We all feel it. Stress. What makes us stressed is different for everybody, as are the symptoms, but the hormonal changes that take place in our body are the same.
Can stress make you fat? Yup! But don’t let that discourage you, because knowledge is power, and knowing what to do can make all the difference.
Here is how stress makes you gain weight. Back in the caveman days, stress was usually a sabre tooth tiger chasing us. Our bodies go into fight or flight mode. We need a sudden burst of energy for action, so our body releases cortisol, our stress hormone. That in turn releases insulin, for a surge of blood sugar to get us going. That stress also turns off digestion, because when you are running from a tiger, the energy needs to be in your muscles, not in your digestive tract!
Our problem these days, is that our stress never turns off. We are constantly emitting cortisol and insulin. Insulin tells our body to store fat, so having peaks and valleys all day long is a problem. Cortisol specifically stores fat tissue in the abdomen, which puts at risk of premature death. In addition to all this, when we are stressed, we sleep less, either because we think we don’t have the time, or because our minds are too wired to turn off. Lack of sleep releases a hormone called ghrelin (see my blog all about Ghrelin http://www.fitkitchendiva.com/ghrelin-inside-sabotaging-weight-loss-efforts/ ). Ghrelin gives us the munchies. So we have numerous things working against us when we live a stressed life.
Now you are going to tell me that you can’t get away from your stress. Maybe it’s your boss, your kids, your spouse. Maybe it you causing your own stress! (now there is a thought worth investigating).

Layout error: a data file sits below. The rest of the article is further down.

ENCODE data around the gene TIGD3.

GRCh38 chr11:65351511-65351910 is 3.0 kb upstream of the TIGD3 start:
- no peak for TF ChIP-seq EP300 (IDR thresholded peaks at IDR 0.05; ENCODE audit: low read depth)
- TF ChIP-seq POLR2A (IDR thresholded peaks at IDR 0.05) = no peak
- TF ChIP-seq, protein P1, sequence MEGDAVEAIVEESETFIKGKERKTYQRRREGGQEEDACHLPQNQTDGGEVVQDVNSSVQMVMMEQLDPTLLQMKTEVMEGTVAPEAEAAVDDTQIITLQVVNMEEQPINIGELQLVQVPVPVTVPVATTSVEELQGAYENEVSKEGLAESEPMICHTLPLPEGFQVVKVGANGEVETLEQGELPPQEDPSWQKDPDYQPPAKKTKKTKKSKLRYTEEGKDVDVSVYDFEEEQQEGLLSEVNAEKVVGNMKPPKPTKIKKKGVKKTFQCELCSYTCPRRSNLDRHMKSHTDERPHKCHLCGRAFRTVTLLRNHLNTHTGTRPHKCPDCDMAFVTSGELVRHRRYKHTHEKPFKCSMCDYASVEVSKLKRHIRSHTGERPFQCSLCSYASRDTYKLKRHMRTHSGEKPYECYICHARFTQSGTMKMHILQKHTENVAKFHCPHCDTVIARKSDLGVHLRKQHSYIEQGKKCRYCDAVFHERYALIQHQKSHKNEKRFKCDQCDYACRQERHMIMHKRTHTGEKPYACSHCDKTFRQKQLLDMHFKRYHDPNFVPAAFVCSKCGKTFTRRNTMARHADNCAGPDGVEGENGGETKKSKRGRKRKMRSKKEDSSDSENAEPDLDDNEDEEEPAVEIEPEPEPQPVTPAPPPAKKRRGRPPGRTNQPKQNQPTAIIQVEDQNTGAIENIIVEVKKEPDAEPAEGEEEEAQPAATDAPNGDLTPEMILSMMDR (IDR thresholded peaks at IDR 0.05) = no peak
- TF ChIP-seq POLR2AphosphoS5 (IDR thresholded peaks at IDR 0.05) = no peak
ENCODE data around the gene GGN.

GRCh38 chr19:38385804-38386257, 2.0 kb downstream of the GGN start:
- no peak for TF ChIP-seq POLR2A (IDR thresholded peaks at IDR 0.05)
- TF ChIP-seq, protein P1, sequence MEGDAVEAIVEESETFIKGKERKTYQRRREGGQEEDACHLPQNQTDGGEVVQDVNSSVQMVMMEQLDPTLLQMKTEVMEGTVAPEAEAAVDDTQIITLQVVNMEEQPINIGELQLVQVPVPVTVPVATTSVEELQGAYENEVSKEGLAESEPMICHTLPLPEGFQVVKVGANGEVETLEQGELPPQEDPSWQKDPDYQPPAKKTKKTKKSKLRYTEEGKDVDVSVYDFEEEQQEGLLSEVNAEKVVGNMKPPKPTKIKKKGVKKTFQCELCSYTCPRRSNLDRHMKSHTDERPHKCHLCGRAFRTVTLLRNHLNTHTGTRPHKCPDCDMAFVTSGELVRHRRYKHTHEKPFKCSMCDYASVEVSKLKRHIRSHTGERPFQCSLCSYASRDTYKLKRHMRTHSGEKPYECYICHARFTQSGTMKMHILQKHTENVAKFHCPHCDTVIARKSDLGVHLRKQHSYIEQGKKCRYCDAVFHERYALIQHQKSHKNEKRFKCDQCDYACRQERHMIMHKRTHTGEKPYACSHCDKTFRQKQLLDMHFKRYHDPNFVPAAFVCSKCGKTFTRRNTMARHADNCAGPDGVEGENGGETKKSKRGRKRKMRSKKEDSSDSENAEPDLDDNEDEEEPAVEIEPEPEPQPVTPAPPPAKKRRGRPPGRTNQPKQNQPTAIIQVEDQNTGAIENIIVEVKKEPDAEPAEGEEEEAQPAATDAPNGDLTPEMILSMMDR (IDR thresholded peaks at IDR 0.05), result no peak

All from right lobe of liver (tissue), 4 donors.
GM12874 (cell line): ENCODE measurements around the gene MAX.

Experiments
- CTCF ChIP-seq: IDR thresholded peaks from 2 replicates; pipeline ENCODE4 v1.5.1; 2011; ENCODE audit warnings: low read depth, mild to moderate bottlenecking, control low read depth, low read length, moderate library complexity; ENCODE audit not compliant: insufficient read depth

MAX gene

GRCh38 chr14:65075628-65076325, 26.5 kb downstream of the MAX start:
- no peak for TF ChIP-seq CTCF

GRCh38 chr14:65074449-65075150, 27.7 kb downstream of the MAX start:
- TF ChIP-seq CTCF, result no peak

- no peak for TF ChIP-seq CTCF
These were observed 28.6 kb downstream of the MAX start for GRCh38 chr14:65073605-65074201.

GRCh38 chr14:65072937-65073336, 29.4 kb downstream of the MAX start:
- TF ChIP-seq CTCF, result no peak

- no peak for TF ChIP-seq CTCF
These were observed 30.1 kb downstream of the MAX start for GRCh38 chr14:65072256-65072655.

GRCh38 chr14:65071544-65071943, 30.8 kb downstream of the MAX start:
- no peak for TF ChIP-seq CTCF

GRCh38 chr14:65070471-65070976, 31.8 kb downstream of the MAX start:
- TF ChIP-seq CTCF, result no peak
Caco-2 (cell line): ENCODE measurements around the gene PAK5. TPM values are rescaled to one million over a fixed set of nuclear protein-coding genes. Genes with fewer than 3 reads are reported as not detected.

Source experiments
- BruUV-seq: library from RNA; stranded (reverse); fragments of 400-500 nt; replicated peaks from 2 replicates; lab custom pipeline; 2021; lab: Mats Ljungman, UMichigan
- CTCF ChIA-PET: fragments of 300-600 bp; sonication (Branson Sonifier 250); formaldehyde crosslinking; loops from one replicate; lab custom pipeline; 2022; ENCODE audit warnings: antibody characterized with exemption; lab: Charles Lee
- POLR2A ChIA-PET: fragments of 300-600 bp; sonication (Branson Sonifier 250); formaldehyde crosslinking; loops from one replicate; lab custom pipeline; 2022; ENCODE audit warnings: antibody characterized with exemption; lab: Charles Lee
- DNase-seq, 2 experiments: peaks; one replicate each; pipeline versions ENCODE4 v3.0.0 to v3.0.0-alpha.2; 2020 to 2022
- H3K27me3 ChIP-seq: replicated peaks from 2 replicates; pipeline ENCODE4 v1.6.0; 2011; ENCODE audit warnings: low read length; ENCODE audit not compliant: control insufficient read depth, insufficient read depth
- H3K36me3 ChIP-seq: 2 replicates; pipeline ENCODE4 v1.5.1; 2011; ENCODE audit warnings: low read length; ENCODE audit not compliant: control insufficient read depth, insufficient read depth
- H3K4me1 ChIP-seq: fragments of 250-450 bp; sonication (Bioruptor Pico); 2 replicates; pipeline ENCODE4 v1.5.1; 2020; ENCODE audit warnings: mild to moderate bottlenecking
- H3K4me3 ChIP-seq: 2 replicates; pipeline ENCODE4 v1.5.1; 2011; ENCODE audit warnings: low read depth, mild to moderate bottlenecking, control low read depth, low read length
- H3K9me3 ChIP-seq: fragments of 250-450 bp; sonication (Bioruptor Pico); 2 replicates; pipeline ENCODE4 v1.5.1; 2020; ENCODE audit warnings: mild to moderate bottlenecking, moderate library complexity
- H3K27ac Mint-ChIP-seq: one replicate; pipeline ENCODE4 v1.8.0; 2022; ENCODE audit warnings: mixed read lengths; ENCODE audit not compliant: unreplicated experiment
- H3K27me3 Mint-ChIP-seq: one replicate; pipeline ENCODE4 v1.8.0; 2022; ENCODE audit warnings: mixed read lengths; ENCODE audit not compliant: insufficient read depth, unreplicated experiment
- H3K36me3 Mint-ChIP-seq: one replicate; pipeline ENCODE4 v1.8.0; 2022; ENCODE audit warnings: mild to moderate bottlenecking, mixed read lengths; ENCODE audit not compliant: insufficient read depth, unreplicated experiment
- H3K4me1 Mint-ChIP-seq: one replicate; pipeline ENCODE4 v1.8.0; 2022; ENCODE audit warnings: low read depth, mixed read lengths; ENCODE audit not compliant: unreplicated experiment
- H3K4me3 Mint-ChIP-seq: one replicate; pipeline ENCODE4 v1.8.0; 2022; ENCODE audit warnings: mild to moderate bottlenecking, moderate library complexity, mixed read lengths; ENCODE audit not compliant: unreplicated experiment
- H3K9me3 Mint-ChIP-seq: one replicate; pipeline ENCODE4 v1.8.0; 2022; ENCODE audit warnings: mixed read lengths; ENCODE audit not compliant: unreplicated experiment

Here is what you can do to limit what that stress can do to your body
- Take 5 deep breaths. Scientists measured participants blood cortisol levels, then asked them to take 5 deep belly breaths, then re-measured cortisol levels. The levels actually dropped! And that’s with just 5 breaths – imagine what 5 minutes of breathing could do!
- Eat every 3-4 hours. Maintain steady insulin (blood sugar) levels by eating every 3-4 hours. Low blood sugar makes us cranky and craving carbs and sugar. High blood sugar tells your body to store calories as fat tissue.
- Exercise. Studies show that exercise reduces cortisol levels. Not just yoga, but weight training, cardio, walking. Anything that gets the heart rate up. Keep in mind, that long duration, or very high intensity exercise actually elevates cortisol as the body perceives it as a threat. PLus you will burn calories and build metabolism boosting muscle.
- Get extra B vitamins. During times of stress our body utilizes more B vitamins, which can leave us depleted. Either supplement with a B-complex (meaning all the B vitamins in one capsule) or eat vitamin B rich foods such as whole grains, legumes, animal products and leafy greens.
- Sleep – A University of Chicago study found that getting an average of 6½ hours each night can increase cortisol, appetite, and weight gain. Aim for 7-9 hours. Analyze what it will take for you to get that. Is it setting an alarm to remind you to start winding down for bed? Is it asking for extra help to allow you extra time? Is it stress reduction techniques? Or is it just skipping that late night TV show in favour of an extra hour sleep?
- Supplement with Magnesium or eat magnesium rich foods such as avocado, yogurt, almonds and bananas. Many people in North America are magnesium deficient. In addition to being essential in over 300 chemical reactions in the body, it is a muscle relaxant as well, enabling you to have a better nights sleep. Also great for constipation and bone health.
So while we want to decrease stress as much as possible, it is a fact of life, but there are steps we can take to minimize it’s impact on our waistline.